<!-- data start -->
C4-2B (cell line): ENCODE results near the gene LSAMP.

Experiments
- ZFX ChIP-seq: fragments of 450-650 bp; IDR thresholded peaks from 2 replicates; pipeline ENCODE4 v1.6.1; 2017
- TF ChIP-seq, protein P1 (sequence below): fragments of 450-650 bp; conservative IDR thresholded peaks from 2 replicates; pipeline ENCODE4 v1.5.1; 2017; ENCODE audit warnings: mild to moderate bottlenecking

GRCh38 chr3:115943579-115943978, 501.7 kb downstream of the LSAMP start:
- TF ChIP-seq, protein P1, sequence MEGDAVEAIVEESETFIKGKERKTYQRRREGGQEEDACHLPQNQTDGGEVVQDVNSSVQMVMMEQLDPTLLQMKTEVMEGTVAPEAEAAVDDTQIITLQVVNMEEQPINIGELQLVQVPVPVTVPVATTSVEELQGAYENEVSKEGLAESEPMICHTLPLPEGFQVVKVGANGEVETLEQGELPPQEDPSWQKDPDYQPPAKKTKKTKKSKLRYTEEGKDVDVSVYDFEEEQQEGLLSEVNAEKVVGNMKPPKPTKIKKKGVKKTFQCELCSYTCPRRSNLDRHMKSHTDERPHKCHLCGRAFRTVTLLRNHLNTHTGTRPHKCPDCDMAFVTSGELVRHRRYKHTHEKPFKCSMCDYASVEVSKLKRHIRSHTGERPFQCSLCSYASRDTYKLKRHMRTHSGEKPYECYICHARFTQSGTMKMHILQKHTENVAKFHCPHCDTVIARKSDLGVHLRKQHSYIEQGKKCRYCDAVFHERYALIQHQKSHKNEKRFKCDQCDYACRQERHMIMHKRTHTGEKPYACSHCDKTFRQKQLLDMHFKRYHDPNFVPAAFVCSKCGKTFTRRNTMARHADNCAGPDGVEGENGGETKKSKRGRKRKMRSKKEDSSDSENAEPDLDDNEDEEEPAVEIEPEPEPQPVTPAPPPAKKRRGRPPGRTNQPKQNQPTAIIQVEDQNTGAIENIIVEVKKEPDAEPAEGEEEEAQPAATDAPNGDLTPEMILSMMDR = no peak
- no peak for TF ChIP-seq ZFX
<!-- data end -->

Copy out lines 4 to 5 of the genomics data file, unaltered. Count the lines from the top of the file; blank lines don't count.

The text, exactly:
- TF ChIP-seq, protein P1 (sequence below): fragments of 450-650 bp; conservative IDR thresholded peaks from 2 replicates; pipeline ENCODE4 v1.5.1; 2017; ENCODE audit warnings: mild to moderate bottlenecking

GRCh38 chr3:115943579-115943978, 501.7 kb downstream of the LSAMP start: